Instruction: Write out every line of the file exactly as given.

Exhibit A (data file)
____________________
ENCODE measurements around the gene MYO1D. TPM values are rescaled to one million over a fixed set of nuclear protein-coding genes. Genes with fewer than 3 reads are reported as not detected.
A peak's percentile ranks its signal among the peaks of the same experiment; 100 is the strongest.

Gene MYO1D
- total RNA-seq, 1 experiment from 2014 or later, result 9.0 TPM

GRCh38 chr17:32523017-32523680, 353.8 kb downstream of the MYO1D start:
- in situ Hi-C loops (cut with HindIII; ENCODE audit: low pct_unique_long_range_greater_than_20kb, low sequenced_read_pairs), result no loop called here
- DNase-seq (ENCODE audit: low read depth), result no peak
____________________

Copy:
ENCODE measurements around the gene MYO1D. TPM values are rescaled to one million over a fixed set of nuclear protein-coding genes. Genes with fewer than 3 reads are reported as not detected.
A peak's percentile ranks its signal among the peaks of the same experiment; 100 is the strongest.

Gene MYO1D
- total RNA-seq, 1 experiment from 2014 or later, result 9.0 TPM

GRCh38 chr17:32523017-32523680, 353.8 kb downstream of the MYO1D start:
- in situ Hi-C loops (cut with HindIII; ENCODE audit: low pct_unique_long_range_greater_than_20kb, low sequenced_read_pairs), result no loop called here
- DNase-seq (ENCODE audit: low read depth), result no peak